U.S. Rep. Frank Pallone's campaign for U.S. Senate is showing some signs of life this week as the congressman announced the opening of six regional campaign headquarters.
Though Pallone was considered to have the best shot at upending frontrunner Cory Booker in the truncated race for U.S. Senate, his campaign has been largely silent to date as he trails Booker by more than 40 points in the most recent poll, 49 percent to 6 percent.
The other two challengers in the race, Assembly Speaker Sheila Oliver and U.S Rep. Rush Holt also have done little to date to cut into Booker's lead and each trails the Newark Mayor by a 49 to 9 margin.
Pallone today announced the opening of headquarters in Bergen, Essex, Middlesex, Monmouth, Morris and Union Counties as he seeks to gain traction for the August 13 primary.
The campaign in a press release stated that "Congressman Pallone has been travelling the state discussing his long history as a Democratic leader fighting for progressive results, including his work to create good paying jobs and keep them in America, increase the minimum wage, defend a woman’s right to choose and provide access to quality care and protect Social Security and Medicare. With each day more and more of New Jersey’s Democratic voters are hearing about how the Congressman helped write President Obama’s common sense health care reform, ended ocean dumping, cleaned up our toxic waste sites and led the battle to get critical funding for those left devastated by Sandy and they are asking how to join the fight!"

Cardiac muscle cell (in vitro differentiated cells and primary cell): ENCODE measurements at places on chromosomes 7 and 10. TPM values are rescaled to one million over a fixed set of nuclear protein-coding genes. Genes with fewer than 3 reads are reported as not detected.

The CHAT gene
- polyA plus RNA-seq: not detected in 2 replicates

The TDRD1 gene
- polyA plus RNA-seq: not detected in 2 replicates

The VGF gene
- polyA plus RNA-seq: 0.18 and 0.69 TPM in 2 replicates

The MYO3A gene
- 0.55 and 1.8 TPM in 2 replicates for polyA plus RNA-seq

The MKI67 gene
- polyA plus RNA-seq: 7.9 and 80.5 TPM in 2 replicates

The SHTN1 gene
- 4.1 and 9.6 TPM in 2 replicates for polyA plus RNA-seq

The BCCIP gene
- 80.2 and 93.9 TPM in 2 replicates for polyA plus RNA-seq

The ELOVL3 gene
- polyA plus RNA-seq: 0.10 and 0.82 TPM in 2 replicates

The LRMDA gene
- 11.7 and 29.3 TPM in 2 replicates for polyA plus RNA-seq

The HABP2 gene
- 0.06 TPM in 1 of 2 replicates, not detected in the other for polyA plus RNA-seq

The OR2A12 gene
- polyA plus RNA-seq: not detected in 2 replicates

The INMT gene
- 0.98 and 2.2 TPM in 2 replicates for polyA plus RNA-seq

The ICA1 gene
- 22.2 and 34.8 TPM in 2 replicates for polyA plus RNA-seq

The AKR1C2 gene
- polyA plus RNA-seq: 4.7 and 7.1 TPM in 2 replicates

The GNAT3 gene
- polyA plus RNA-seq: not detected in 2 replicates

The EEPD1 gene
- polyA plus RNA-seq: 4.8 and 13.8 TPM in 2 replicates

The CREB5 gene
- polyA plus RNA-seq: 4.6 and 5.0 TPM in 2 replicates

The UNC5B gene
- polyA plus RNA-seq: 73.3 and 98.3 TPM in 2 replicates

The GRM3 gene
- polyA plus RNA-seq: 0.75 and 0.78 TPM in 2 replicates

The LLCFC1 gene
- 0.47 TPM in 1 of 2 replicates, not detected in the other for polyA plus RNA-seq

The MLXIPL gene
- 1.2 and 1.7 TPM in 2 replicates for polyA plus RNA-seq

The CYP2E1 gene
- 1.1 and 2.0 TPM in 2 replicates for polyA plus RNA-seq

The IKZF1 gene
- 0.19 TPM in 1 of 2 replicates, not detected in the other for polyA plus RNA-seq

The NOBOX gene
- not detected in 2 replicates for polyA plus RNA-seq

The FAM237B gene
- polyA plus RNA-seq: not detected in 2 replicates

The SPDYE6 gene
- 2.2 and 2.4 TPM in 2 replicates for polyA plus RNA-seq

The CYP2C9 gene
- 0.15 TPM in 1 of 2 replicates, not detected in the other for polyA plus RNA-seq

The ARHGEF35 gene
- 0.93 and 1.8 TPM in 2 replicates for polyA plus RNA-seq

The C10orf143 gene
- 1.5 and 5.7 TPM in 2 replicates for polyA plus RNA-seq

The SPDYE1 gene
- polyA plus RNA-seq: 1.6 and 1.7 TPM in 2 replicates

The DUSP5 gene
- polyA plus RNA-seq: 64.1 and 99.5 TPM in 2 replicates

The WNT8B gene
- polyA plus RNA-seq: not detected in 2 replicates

Pallone has yet to go up with a television advertisement but has made some headlines with his so far failed attempts to convince his three opponents to sign the "People's Pledge" to forego outside spending.
With just six weeks until the primary, cutting into Booker's lead is an uphill climb, particularly with Holt in the race. The two men, whose records in Congress are similar, will no doubt split the anti-Booker vote and with both in the race, each will have a difficult time gaining traction.
Pallone maintains a war chest of about $3 million, more than the rest of his opponents had combined when the race was announced earlier this month.
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